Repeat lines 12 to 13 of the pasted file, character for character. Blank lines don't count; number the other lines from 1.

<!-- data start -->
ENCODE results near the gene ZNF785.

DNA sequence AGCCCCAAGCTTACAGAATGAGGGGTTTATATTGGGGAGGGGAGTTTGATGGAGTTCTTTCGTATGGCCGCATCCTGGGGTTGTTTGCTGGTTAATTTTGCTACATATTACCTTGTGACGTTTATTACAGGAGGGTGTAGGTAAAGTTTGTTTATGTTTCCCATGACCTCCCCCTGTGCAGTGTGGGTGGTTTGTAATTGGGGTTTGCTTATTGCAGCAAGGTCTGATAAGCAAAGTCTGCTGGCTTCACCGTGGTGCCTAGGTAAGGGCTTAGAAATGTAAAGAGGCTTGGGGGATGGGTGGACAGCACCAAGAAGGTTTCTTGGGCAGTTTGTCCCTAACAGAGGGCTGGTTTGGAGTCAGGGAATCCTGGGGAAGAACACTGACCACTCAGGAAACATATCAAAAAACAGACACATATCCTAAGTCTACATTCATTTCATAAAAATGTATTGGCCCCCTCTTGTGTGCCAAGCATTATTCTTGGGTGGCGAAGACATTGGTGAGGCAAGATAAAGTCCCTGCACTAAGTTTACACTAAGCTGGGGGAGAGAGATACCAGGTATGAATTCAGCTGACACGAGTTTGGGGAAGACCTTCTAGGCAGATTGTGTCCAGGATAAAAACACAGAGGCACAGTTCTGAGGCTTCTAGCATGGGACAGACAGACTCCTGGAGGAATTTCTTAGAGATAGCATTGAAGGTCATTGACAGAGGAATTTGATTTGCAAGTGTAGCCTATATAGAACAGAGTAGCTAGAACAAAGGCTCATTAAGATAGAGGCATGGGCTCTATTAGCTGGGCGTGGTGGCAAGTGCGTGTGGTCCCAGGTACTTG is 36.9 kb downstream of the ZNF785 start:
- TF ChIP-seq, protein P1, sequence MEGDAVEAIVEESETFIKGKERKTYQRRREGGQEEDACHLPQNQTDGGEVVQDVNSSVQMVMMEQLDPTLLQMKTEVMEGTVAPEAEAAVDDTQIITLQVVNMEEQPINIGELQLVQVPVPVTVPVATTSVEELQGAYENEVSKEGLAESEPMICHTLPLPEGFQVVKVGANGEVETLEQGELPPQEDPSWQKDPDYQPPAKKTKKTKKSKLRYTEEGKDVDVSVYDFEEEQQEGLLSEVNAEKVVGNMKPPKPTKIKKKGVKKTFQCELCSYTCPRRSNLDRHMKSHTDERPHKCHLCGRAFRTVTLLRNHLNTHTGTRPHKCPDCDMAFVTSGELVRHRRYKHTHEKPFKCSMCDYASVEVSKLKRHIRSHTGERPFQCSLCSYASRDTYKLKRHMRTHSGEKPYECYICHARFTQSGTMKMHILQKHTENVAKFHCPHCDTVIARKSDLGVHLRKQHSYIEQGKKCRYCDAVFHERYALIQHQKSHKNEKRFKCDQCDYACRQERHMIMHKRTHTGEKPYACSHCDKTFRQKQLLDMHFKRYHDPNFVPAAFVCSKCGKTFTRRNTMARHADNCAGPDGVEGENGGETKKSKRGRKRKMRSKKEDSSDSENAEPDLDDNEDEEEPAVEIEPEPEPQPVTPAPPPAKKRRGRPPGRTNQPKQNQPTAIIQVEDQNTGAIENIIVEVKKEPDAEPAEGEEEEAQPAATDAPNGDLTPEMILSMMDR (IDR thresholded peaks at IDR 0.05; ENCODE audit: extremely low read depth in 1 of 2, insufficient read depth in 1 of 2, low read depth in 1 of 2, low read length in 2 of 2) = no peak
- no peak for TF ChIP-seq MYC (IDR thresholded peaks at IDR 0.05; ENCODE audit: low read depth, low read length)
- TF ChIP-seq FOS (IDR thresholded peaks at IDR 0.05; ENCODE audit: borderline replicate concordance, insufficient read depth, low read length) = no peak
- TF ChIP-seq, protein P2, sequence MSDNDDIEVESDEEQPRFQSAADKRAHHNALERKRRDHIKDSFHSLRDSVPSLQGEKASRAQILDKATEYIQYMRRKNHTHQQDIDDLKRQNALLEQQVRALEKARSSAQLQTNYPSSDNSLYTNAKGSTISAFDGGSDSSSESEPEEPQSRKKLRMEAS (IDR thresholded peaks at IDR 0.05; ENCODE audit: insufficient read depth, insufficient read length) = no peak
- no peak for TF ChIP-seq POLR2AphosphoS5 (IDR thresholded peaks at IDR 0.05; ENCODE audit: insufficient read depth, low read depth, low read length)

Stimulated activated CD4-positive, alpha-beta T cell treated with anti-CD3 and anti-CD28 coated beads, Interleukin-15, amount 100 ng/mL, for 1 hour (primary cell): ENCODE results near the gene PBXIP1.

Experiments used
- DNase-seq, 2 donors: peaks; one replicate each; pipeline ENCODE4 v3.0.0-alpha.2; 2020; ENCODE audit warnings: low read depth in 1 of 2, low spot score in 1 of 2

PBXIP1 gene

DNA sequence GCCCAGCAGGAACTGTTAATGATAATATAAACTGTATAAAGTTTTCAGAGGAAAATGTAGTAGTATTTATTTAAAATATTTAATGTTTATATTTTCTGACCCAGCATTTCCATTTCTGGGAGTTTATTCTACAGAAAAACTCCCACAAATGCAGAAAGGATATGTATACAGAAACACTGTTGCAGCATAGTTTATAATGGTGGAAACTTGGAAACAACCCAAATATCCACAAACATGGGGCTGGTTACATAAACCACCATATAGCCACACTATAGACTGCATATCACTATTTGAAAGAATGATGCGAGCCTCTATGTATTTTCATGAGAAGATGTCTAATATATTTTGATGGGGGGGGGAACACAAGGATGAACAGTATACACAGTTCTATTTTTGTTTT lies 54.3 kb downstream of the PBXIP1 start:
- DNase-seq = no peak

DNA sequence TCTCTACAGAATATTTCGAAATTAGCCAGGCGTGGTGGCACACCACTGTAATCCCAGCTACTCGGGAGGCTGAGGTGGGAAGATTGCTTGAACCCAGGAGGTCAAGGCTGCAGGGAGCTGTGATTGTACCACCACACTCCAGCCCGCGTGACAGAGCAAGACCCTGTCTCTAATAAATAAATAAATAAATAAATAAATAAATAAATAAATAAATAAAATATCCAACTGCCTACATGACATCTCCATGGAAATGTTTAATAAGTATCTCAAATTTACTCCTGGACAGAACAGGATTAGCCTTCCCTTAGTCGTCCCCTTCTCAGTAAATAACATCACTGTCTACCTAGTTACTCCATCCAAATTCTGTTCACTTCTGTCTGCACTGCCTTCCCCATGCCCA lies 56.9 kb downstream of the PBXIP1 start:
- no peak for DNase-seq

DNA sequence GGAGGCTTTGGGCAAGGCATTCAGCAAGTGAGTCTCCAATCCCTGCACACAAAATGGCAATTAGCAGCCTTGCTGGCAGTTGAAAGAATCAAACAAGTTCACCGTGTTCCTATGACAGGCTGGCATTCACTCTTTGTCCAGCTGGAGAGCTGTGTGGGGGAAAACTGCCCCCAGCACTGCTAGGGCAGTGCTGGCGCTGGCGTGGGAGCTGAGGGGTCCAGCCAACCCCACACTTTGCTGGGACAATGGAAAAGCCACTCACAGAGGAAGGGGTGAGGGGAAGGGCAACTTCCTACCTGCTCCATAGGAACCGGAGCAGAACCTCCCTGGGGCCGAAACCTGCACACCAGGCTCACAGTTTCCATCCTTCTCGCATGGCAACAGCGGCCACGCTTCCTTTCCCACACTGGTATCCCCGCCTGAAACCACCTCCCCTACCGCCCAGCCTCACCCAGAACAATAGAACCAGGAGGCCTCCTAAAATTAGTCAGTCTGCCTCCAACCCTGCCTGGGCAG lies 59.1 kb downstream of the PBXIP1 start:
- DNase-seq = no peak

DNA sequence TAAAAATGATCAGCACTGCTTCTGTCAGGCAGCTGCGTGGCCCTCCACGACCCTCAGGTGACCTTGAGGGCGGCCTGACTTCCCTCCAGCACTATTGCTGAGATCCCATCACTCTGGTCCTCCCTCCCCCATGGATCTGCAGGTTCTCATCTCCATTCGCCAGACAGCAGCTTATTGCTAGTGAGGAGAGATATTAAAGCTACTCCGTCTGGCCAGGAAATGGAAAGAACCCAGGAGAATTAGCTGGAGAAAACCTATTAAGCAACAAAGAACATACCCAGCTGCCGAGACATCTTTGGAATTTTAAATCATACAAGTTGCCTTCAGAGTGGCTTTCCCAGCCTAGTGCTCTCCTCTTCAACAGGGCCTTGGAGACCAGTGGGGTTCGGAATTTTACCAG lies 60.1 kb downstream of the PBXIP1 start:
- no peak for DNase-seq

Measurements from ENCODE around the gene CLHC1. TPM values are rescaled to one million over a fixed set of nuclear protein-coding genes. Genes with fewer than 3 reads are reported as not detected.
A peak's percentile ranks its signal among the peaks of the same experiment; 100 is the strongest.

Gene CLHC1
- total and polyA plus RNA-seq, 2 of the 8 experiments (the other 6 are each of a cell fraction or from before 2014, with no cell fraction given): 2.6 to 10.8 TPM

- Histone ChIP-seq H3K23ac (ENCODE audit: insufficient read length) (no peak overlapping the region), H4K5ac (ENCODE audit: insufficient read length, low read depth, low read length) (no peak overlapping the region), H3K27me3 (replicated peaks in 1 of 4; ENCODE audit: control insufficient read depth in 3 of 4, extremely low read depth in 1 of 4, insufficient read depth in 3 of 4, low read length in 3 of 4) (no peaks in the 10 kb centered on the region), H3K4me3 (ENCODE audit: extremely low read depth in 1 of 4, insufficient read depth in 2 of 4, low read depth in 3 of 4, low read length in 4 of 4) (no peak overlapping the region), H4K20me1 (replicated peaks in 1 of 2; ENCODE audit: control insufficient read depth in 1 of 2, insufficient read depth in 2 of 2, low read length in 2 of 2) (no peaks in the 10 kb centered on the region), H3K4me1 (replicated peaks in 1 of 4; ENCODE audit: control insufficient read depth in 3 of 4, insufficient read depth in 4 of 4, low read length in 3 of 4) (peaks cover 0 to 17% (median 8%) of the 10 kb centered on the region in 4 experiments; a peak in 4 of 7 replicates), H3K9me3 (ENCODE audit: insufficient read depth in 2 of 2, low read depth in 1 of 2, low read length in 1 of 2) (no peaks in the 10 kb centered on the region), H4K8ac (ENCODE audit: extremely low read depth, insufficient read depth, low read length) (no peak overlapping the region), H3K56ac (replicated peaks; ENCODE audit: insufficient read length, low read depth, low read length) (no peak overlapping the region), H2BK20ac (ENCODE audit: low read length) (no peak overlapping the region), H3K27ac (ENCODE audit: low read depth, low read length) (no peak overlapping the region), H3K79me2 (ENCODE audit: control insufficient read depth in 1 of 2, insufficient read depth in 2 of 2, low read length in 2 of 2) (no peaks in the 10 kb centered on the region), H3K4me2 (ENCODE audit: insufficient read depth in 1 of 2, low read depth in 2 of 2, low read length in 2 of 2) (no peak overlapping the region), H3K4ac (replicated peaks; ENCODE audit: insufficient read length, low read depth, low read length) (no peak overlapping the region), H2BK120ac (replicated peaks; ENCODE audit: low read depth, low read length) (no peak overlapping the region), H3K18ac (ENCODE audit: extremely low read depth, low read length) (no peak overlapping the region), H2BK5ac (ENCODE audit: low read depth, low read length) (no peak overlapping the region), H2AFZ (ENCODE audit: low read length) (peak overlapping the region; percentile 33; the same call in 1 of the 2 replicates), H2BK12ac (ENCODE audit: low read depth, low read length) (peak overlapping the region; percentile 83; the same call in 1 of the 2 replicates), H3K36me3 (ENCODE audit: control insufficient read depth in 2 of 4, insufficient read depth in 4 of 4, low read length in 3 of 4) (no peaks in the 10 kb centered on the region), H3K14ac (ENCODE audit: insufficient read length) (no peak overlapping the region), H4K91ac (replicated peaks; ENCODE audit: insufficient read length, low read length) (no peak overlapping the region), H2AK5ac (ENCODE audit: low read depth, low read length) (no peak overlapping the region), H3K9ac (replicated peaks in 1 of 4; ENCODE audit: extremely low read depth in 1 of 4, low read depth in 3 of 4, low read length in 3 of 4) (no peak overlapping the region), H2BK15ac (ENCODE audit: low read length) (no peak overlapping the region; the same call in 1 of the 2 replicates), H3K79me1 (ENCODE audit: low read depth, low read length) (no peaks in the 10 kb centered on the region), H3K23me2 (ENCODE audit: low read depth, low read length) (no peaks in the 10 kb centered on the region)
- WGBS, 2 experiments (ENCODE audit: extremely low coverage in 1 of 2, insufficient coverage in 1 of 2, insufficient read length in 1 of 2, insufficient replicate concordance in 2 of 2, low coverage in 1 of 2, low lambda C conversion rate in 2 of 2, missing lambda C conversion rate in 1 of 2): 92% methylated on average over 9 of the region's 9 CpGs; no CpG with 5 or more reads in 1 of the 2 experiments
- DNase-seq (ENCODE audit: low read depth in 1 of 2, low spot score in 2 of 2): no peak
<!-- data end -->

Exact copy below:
DNA sequence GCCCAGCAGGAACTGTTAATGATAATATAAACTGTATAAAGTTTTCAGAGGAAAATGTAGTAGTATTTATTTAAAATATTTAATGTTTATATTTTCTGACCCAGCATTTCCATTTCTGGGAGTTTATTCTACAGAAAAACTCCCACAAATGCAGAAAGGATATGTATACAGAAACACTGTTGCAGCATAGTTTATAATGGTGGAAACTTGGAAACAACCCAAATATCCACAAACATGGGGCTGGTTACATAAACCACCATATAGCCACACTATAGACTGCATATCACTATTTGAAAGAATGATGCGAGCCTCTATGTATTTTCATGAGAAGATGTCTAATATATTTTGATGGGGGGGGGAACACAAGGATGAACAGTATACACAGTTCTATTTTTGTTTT lies 54.3 kb downstream of the PBXIP1 start:
- DNase-seq = no peak